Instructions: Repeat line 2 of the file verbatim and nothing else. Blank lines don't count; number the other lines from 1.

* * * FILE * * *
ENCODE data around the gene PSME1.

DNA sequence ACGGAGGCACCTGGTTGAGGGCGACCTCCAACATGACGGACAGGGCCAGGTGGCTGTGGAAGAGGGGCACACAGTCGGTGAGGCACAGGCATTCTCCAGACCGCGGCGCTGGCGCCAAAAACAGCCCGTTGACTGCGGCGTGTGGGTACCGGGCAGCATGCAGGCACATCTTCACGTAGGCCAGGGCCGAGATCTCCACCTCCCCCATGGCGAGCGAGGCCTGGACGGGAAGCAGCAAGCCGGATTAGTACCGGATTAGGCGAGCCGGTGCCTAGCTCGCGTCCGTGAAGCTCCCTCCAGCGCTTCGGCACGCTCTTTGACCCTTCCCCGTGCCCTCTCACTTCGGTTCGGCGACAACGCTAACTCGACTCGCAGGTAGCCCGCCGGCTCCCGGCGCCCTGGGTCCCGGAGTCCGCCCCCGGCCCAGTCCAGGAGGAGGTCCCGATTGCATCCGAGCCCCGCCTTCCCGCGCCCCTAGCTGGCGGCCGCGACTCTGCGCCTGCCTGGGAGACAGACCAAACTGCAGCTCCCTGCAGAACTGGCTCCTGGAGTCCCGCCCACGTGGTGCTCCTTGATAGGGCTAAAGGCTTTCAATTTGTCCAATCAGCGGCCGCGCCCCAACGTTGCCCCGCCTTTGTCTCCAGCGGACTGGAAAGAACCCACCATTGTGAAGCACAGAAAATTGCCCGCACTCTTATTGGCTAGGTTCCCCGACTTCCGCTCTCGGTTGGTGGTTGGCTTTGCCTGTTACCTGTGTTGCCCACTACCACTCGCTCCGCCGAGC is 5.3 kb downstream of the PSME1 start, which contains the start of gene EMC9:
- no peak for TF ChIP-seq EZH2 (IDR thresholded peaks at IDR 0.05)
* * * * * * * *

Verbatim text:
DNA sequence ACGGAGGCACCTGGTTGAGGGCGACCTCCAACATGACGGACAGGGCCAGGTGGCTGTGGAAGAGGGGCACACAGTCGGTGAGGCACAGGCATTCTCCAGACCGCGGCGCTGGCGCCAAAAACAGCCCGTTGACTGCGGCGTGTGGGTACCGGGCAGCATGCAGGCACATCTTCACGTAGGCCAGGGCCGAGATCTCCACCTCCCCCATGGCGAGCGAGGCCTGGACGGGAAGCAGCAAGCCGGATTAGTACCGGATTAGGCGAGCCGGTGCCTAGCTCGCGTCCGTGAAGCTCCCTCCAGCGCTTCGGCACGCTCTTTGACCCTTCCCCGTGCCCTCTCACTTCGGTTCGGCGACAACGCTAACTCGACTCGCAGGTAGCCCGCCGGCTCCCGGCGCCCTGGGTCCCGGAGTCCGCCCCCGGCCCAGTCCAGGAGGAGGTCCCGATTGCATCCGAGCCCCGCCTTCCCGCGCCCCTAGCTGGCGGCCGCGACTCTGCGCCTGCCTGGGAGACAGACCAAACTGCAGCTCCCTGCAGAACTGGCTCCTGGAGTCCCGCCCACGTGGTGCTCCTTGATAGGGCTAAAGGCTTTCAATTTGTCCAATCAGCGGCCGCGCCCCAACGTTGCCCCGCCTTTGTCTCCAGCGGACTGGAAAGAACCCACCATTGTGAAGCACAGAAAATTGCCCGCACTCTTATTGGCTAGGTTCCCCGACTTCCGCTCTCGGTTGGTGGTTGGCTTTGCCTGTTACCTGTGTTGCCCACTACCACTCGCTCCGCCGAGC is 5.3 kb downstream of the PSME1 start, which contains the start of gene EMC9: